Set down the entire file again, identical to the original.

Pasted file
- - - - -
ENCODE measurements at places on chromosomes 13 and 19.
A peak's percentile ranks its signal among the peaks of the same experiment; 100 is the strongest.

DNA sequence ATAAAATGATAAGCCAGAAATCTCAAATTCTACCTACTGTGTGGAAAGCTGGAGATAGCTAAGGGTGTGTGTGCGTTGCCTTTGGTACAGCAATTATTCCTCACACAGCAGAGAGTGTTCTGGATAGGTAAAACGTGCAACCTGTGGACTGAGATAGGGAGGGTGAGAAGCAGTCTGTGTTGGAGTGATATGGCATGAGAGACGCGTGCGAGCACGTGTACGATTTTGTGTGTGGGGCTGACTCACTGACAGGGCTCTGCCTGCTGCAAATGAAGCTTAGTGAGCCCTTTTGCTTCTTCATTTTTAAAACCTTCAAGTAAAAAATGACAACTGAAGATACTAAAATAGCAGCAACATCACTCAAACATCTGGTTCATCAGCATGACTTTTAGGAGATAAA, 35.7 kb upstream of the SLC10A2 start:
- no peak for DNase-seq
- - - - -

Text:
ENCODE measurements at places on chromosomes 13 and 19.
A peak's percentile ranks its signal among the peaks of the same experiment; 100 is the strongest.

DNA sequence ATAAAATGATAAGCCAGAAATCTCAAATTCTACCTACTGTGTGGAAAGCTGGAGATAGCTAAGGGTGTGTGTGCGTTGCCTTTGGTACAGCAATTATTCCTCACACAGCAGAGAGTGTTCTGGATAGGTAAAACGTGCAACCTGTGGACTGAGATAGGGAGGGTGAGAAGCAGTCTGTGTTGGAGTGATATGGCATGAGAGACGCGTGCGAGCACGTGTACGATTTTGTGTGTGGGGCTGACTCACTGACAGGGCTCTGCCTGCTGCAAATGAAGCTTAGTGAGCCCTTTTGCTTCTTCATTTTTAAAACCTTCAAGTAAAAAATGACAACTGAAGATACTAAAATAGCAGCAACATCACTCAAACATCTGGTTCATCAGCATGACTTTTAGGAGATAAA, 35.7 kb upstream of the SLC10A2 start:
- no peak for DNase-seq